Motive Of Attackers
It seems like every few months, we hear of yet another company whose data has been breached or most recently held for ransom. While financial gain remains the top motive of attackers, here are just a few ways to help protect your company from being the next victim.
86% of attacks were financially motivated, with organized crime responsible for most external attacks. External actors conducted over 70% of attacks.
Types Of Attacks
“As remote working surges in the face of the global pandemic, end-to-end security from the cloud to employee laptop becomes paramount,” said Tami Erwin, CEO, Verizon Business. “In addition to protecting their systems from attack, we urge all businesses to continue employee education as phishing schemes become increasingly sophisticated and malicious.”
Over 67% of all breaches were due to phishing and business email compromises. Credential theft breaches were due primarily to stolen or weak credentials. 25% of credential theft breaches involved phishing, and 22% involved human error.
- The CEO/Executive: The scam appears as an email from a leader in your organization, asking for highly sensitive information like company accounts, employee salaries, Social Security numbers, and client information.
- File Sharing & DocuSign: Phony requests to access files in Dropbox and DocuSign accounts are on the rise, tricking workers into clicking on dangerous links.
- The Romance Scam: This one can happen completely online, over the phone, or in-person once contact is established. But the romance scam always starts with someone supposedly looking for love. The scammer often puts a phony ad online or poses as a friend-of-a-friend on social media and contacts you directly. But what starts as the promise of love or partnership often leads to requests for money or expensive gifts. The lure here is simple love and acceptance.
- The Mobile Phish: Scammers distribute fake mobile apps that gather your personal information in the background or send text messages containing dangerous links.
- Surveys: You get a request to take a survey for a social issue you may care about. Unfortunately, when you click that link, you could be getting infected with malware.
- The Urgent Email Attachment: Phishing emails try to trick you into downloading a dangerous attachment giving a bad actor access to your computer. For example, such emails ask you to download attachments confirming a package delivery, trip itinerary, or prize.
Avoiding Phishing Scams
- Is This Asking For Too Much Information? Be wary of anyone who asks for more information than they need, even if you are talking to a company or bank you do business with.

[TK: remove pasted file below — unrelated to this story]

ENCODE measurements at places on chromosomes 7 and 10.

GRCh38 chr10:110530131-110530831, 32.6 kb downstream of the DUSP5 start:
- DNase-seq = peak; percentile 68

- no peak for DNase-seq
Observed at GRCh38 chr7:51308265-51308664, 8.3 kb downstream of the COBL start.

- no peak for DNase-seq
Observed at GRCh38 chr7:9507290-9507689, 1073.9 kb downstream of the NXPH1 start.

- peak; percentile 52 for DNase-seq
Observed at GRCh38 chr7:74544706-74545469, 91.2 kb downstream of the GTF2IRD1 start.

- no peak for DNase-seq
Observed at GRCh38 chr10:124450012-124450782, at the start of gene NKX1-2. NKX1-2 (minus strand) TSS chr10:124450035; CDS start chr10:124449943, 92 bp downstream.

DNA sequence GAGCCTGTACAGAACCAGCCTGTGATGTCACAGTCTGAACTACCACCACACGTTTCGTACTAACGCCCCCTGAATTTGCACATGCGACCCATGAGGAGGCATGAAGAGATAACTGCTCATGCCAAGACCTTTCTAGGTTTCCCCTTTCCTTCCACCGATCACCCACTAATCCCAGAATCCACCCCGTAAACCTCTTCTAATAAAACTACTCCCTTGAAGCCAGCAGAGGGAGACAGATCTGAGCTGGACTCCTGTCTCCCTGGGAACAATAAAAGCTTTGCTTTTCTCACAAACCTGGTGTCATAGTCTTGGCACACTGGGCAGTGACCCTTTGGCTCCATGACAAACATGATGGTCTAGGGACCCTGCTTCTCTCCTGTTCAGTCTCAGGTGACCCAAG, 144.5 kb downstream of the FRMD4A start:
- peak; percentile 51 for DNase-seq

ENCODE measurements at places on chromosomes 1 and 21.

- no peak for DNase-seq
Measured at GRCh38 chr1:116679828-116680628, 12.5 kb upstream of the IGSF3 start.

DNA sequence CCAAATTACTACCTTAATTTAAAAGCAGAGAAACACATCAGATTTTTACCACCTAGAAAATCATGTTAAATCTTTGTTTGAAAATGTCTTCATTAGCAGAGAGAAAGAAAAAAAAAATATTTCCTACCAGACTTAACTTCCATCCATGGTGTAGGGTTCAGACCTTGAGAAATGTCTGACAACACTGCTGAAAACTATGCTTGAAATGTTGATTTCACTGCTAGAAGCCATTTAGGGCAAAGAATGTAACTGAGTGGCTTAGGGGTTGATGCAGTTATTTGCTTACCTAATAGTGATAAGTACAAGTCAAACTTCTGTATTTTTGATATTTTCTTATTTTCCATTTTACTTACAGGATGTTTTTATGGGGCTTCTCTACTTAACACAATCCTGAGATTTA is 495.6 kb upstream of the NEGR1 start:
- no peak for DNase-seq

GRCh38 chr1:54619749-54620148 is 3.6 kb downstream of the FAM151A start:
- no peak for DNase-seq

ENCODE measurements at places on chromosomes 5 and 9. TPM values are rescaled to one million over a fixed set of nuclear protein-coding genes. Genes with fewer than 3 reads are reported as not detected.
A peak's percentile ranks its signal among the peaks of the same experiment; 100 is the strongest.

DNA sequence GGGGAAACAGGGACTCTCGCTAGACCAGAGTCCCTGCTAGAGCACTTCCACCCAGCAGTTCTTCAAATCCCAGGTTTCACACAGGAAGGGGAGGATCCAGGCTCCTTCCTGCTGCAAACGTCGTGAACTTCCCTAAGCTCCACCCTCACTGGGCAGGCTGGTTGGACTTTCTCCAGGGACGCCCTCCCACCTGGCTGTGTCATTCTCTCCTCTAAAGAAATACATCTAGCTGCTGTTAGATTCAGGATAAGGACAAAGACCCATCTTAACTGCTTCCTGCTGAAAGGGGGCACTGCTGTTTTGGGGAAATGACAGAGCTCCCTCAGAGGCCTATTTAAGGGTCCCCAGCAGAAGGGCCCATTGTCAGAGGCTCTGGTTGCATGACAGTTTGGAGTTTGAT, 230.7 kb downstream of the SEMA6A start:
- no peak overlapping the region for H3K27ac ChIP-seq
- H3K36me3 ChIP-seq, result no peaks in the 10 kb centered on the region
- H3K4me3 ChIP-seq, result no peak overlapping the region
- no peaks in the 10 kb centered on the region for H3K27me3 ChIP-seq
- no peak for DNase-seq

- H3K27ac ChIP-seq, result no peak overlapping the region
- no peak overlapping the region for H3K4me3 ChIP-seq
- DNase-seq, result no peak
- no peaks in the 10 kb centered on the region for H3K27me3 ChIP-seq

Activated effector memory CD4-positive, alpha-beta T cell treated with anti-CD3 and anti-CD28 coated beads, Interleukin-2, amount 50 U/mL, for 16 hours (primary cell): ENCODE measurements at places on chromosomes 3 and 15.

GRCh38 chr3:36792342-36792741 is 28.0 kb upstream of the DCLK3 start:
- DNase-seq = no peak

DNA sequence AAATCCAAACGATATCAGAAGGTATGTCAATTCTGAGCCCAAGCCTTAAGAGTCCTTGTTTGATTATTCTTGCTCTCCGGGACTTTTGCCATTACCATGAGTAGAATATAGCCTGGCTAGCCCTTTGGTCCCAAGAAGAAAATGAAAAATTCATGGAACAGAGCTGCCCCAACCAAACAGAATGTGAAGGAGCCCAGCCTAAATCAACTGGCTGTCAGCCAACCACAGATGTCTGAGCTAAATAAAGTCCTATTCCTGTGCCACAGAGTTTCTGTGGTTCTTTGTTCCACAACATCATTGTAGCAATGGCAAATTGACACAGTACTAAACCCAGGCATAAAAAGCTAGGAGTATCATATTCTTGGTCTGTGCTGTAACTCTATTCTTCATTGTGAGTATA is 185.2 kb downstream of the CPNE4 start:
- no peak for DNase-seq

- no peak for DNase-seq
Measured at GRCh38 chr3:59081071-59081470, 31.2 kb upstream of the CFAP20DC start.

- Do I Know You? Ask this simple question before responding to a message. First, check to see if you recognize the sender’s name and email address.
- Is That A Legitimate Link? Before clicking on a link, hover over it to see if the URL address looks legitimate.
- Am I On The Web Page I Think I’m On? Before logging in to an online account, make sure the web address is correct. Phishers often forge legitimate websites, like online storage accounts, hoping to trick you into entering your login details.
- Is It Too Good To Be True? Avoid “free” offers or deals that sound too good to be true.
- Is My Security Software Active? Always use comprehensive security software to protect your devices and information from malware and other threats that might result from a phishing scam.
Web application server breaches nearly doubled with more than 80% due to credential theft. Although trailing far behind in second place at 5%, desktop sharing has significantly increased, with the need for remote offices more common due to the pandemic.
- Fake Commerce Sites: Fake product sites are used to sell products that are not worth the price paid or not delivered.
- Credit Card Fraud: They are asking for credit card information to proceed on a website.
- Malware: Software designed to disable your computer system for the scammer’s personal use or to simply damage it. It is also a general term used for viruses, spyware, worms, trojans, and more.
Avoiding Web Scams
- Keep Your Computer Software Updated: Your operating system, web browsers, and apps constantly update to adjust to the scammers’ new tricks.
- Buy From Trusted Sources: Do some research if you are not sure. There are excellent resources for helping identify some unsafe sites when you attempt to visit them.
The detailed information in the Verizon Business 2020 Data Breach Investigations Report (2020 DBIR) is impressive. You can find breakouts by attack methods, industry data, defense methods, and more. Some of the information shared in this story is from MacAfee/Dell security.